> > next month all the upgrades turn into $600 SA. But in Feb only $50
> > of this is taken + the same $500 for new sales, and the headline
> > figure is a 45% collapse in sales! Of course the rest of the money
> > will be drawn down but banks are vastly more impressed by sales
> > revenue not expectations.
> 
> I'm already confused. That's why I have some questions:
> 
> 1. Why is there a bank of investors? In the German news Embarcadero
> has been advertised as a normal software company. Is Embarcadero a
> bank of investors or is there someone else who invested a lot of
> money?

Thoma-Cressy-Bravo is a private equity firm that purchased Embarcadero,
which was a public company, several years ago and took it private. TCB
(http://www.tcb.com/) and Embarcadero then went looking for another
company to "blend" into the the portfolio with EMBT. That was about the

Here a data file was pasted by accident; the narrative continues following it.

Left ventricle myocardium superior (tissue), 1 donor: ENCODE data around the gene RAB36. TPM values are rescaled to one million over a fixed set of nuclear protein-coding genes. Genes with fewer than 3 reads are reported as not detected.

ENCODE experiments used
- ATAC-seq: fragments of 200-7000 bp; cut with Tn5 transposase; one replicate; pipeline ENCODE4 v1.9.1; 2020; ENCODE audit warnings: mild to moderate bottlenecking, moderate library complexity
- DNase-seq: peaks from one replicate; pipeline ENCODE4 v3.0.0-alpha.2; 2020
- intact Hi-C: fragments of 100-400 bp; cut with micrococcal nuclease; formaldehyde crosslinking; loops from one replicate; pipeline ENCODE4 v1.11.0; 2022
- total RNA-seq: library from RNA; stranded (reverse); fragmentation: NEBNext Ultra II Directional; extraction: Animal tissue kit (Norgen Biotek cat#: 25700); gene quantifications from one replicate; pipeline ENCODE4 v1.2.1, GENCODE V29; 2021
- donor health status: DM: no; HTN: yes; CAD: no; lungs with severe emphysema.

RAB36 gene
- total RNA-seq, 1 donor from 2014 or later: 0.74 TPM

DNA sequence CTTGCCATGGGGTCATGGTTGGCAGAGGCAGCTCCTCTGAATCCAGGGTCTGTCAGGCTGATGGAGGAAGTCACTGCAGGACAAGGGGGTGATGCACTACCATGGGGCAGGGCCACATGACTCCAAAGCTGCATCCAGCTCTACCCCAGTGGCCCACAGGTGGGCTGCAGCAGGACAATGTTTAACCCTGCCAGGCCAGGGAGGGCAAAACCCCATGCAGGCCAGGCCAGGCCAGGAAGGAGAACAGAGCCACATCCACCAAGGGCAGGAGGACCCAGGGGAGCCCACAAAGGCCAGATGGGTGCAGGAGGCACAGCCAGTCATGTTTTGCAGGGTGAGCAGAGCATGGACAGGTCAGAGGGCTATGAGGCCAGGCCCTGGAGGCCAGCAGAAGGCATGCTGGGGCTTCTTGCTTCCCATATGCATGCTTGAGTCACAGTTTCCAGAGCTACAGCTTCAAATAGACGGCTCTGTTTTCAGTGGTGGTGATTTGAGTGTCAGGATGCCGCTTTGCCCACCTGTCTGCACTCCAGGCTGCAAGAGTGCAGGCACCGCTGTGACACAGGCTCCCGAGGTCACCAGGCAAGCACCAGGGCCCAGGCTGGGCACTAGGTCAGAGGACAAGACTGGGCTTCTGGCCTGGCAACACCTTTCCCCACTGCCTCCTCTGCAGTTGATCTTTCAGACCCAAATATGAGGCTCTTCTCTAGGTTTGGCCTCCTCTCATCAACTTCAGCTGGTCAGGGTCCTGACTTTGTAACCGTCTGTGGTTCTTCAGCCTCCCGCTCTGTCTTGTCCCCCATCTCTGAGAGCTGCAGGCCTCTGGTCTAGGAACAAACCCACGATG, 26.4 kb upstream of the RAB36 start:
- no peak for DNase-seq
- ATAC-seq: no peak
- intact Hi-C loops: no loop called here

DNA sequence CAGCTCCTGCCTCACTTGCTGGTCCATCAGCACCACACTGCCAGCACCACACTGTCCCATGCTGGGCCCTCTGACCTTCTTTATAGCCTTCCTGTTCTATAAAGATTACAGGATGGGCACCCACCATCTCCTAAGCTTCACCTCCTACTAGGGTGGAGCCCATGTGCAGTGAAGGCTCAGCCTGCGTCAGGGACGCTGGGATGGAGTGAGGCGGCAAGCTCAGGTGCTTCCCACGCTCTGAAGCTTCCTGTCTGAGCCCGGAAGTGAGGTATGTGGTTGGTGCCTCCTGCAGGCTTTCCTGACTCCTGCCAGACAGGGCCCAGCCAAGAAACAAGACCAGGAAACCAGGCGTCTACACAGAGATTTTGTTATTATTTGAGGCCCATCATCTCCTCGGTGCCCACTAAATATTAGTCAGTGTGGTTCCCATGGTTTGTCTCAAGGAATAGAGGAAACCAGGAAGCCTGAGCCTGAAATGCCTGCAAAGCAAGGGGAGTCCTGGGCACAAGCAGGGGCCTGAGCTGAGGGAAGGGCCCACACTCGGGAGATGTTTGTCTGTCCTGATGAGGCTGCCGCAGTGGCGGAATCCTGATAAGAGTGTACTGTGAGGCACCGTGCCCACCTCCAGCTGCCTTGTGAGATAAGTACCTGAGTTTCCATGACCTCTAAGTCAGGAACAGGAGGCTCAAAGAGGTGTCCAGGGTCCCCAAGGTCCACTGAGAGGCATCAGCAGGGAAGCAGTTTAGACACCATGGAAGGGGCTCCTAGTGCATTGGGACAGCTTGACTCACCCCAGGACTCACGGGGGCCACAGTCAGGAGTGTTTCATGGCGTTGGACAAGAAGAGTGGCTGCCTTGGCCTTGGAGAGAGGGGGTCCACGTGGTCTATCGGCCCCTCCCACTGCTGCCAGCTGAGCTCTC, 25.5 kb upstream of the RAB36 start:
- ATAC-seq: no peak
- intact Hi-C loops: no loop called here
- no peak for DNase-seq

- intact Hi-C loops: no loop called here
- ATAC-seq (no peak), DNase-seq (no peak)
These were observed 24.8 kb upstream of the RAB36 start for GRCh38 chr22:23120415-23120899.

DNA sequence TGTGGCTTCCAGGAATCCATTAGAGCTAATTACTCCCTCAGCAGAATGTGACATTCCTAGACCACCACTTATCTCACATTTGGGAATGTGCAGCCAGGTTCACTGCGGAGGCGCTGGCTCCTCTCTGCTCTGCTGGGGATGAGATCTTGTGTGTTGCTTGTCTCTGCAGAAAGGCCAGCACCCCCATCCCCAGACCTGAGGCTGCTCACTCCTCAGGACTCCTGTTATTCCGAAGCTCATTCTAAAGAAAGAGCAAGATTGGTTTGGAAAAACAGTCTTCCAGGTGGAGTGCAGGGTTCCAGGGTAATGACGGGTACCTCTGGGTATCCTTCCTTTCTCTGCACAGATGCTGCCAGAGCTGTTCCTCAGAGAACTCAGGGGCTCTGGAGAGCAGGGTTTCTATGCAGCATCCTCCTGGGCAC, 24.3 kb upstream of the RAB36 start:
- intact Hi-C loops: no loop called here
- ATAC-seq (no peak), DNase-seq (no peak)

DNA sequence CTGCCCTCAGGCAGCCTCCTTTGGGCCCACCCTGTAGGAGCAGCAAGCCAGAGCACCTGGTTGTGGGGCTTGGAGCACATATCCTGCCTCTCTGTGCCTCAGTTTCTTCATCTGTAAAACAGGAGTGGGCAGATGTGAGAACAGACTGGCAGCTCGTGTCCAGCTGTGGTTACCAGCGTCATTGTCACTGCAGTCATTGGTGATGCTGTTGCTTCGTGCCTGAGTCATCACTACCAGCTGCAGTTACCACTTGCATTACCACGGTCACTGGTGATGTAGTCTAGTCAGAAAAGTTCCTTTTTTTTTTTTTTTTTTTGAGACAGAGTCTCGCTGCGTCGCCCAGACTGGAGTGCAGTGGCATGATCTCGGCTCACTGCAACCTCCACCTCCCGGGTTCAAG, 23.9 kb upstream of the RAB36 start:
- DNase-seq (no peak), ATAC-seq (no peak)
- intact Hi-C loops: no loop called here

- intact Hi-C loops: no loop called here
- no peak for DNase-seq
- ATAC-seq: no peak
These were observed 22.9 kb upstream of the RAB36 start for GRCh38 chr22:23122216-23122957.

time that CodeGear was still being shopped around. They looked like a
good match with very little overlap in similar markets. So TCB ponied
up more $$ and purchased CodeGear from Borland and then "assigned" the
asset to Embarcadero.

When a PE firm does this kind of transaction, they represent a
consortium of many investors who give them $$ to invest. Generally,
they don't use all their $$ for one investment. They only put in what
they feel is an adequate amount of risk and will have the highest
return for their investors. The balance of the sale price is then taken
out in bank loans, with the company itself as collateral. These loans
are not put onto TCB's balance sheet, but are Embarcadero's to bear.
So, not only does the company have to pay back the investors, it also
on the hook to the banks that have also fronted a huge load of $$. Part
of the "terms" of the bank note is that the company must provide a
certain EBITDA (http://www.investopedia.com/terms/e/ebitda.asp) in
order for the bank to continue to provide "favorable" terms. This is